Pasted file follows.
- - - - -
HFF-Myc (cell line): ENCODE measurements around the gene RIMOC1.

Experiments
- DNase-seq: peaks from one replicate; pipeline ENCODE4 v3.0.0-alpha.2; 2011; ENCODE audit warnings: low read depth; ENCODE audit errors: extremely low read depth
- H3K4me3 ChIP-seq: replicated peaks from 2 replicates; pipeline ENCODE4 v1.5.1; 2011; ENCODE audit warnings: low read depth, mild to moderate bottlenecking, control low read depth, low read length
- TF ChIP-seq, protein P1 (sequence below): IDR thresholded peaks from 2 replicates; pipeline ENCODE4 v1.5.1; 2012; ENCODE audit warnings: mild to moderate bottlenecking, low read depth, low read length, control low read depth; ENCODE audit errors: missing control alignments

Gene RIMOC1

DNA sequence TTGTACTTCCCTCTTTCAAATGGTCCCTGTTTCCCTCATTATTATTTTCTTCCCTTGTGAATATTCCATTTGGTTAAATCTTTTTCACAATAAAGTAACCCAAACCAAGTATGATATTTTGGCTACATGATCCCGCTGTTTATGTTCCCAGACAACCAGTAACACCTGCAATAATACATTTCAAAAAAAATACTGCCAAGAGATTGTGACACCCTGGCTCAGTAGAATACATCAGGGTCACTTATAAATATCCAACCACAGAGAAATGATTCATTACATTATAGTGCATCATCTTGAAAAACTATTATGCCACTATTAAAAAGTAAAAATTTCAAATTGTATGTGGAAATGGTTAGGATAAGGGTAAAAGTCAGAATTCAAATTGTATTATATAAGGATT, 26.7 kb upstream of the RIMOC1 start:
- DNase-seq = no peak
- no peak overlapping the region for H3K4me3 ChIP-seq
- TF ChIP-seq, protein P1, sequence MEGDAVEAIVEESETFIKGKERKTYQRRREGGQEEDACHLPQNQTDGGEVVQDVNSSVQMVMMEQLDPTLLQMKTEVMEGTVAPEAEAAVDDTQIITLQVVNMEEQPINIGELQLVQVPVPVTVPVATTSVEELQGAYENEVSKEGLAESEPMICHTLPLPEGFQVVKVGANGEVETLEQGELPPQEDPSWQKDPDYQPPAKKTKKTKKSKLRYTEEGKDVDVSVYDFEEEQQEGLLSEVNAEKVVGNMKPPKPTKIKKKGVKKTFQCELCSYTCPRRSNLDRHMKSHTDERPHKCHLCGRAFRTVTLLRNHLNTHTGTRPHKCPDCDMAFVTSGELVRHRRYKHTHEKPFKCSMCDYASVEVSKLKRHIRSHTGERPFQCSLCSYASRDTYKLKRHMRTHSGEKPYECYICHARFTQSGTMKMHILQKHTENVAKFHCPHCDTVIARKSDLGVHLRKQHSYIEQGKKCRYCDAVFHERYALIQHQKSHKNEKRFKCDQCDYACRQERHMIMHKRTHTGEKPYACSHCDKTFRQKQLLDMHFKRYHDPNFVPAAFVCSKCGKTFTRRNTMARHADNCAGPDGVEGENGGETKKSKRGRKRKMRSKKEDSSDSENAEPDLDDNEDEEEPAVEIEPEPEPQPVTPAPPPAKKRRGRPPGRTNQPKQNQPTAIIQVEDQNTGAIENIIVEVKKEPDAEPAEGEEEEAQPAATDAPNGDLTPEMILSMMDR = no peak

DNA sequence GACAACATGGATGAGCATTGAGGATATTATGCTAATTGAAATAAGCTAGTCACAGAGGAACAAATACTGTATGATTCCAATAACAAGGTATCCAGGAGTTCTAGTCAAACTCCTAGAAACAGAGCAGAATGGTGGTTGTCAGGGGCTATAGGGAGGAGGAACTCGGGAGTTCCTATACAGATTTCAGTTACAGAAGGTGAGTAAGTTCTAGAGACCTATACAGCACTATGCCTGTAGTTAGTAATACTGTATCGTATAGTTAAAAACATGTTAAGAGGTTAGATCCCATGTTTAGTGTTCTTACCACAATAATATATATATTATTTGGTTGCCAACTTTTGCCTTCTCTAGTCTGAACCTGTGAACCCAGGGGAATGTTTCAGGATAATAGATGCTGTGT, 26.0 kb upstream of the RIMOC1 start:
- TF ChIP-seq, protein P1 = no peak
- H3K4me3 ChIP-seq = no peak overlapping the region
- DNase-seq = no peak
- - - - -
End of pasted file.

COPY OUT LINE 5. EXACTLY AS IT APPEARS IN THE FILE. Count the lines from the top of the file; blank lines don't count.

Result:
- TF ChIP-seq, protein P1 (sequence below): IDR thresholded peaks from 2 replicates; pipeline ENCODE4 v1.5.1; 2012; ENCODE audit warnings: mild to moderate bottlenecking, low read depth, low read length, control low read depth; ENCODE audit errors: missing control alignments